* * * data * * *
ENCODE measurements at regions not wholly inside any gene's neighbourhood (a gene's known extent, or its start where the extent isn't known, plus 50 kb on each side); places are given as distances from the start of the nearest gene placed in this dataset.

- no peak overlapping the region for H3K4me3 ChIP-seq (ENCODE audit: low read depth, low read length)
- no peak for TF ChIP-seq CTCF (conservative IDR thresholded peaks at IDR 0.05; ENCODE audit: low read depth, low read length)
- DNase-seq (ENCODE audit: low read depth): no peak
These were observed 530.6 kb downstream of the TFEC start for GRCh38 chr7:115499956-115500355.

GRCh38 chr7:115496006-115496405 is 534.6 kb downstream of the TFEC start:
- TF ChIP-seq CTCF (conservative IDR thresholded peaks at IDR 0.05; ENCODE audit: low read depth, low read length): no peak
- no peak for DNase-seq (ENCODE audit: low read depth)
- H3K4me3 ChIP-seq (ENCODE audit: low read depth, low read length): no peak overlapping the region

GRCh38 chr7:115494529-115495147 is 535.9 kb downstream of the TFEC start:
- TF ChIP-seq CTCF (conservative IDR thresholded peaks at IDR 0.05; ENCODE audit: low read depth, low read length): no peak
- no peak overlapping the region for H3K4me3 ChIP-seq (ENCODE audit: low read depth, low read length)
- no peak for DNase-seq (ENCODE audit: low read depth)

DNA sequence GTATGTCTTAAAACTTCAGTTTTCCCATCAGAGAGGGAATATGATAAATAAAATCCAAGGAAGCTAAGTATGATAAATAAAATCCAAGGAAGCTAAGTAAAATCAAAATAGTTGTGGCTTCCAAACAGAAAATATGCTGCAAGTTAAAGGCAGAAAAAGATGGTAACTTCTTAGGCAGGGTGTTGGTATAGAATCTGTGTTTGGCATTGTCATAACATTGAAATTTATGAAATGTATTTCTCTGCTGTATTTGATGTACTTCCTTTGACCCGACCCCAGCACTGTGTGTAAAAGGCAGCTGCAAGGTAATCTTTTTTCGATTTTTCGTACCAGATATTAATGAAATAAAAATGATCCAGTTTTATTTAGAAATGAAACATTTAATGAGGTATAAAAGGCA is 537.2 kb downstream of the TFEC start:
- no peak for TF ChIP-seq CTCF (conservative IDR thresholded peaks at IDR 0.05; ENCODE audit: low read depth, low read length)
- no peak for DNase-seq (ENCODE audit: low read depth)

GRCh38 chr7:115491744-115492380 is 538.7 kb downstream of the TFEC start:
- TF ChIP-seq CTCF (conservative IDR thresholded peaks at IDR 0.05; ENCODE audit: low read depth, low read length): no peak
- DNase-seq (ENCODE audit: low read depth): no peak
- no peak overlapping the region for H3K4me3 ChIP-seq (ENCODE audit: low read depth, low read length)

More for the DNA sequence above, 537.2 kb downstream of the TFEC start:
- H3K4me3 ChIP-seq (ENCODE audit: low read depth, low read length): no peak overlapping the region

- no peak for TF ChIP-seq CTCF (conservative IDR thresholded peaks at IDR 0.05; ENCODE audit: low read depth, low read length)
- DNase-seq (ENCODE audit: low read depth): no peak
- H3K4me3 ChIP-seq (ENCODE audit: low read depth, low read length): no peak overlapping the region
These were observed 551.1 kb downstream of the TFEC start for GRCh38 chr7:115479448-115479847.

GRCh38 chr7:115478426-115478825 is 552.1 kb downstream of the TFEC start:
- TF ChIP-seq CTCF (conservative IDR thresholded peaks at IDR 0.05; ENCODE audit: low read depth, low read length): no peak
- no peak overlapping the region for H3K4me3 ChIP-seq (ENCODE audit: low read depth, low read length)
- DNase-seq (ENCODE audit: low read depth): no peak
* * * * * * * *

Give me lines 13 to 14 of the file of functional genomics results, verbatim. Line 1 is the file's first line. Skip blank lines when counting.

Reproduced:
- no peak for DNase-seq (ENCODE audit: low read depth)

DNA sequence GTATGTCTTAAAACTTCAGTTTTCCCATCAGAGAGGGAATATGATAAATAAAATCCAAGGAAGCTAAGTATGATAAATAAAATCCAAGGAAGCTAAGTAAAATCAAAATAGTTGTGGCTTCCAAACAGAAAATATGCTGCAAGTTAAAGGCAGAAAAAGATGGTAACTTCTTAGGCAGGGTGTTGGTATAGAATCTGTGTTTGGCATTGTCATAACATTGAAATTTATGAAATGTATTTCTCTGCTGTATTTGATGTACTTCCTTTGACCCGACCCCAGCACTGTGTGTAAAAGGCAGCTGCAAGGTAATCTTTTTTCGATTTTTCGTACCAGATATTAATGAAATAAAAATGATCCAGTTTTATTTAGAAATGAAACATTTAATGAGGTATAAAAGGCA is 537.2 kb downstream of the TFEC start: